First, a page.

war, old Strap and Bar, also known as Pig Eye, soon went to work on me. The
flesh was literally stripped from my ankles from writhing in the irons. I
still carry the cigarette burns on my arms which are the result of a torture
session. We were not only tortured for information, but also to visit with
peace delegations. If we refused, we were tortured and if one finally
consented to do so, he would be tortured before hand to be certain he said
the right things. You could never trust a Communist. I've never met one who
would tell you the truth.
Time passed slowly. We learned to plan our day around thinking. I went
through my complete life detail by detail three times. However, when we were
allowed to have roommates we would find out what each man knew and then
exchange information. We were only allowed to speak in a whisper. One of my
specialty areas is the Civil War I shared this information. One roommate
knew a lot about the repair of automobiles he taught us auto maintenance;
another was proficient in Spanish and another in French. The North
Vietnamese would not give us any writing materials but it wasn't long before
we had our own supply. Pencils were made out of toothpaste tubes. We learned
to sharpen the points of bamboo sticks and use stolen Vietnamese medicine or
ink. Ink can be made by mixing charcoal with soap.
The days were easy to determine because we were not permitted to wash on
Sunday. Our "baths" were taken from something like an old horse trough and a
can was given to you to pour cold water over you. This outdoor facility was
the one used in winter and summer.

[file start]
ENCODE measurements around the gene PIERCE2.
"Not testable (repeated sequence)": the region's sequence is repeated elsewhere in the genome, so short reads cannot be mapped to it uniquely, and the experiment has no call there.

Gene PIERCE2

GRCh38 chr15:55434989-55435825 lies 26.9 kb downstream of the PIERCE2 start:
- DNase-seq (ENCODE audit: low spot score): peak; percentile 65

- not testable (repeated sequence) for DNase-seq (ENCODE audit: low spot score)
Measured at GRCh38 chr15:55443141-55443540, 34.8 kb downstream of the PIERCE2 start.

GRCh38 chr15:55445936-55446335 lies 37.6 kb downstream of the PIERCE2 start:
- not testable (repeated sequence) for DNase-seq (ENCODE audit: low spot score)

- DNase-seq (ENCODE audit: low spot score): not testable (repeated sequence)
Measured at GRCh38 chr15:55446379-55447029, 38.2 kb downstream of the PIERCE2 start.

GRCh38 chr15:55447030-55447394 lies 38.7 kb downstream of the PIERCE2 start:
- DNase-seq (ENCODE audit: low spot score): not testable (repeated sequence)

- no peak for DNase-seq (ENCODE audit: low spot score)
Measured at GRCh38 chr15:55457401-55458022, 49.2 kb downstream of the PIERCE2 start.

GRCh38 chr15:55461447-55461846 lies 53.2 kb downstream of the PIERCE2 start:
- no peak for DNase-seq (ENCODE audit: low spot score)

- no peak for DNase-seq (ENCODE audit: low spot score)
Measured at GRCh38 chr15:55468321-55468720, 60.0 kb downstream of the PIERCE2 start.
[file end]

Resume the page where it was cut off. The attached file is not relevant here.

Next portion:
Now that I am home I wish I could bring Bug back to the United States and
show him how distorted his views of our country really are. I would like
to give him a grand tour of the United States and show him that America is
humane and tries to do what is right.
My main message that I wish to convey is my deep feeling of gratitude to the
American people for their many kindnesses to the returned POWs for their
constant concern and prayers during our captivity and for their magnificent
efforts to bring us home. We shall be eternally indebted to the people of
this wonderful country.
William Lawrence retired from the United States Navy as a Vice Admiral. He
and his wife Diane reside in Maryland.
The Dad: Bill Lawrence, fighter pilot, Vietnam POW
The Daughter: Laurie Lawrence, assistant professor of emergency medicine,
Vanderbilt University Medical Center
One day in 1972, during her junior year in high school in Encinitas, Calif.,
Laurie Lawrence realized her father was never coming home again. Five years
earlier, Navy Capt. Bill Lawrence had been shot down over North Vietnam, a
fighter pilot whose luck had run out on his 76th mission.
"They had a father-daughter event at school," she says, "and I remember it
just hitting me like a ton of bricks that I didn't have a dad and wasn't
ever going to have a dad. In my mind, he was dead. It was the first time it
ever really seemed permanent."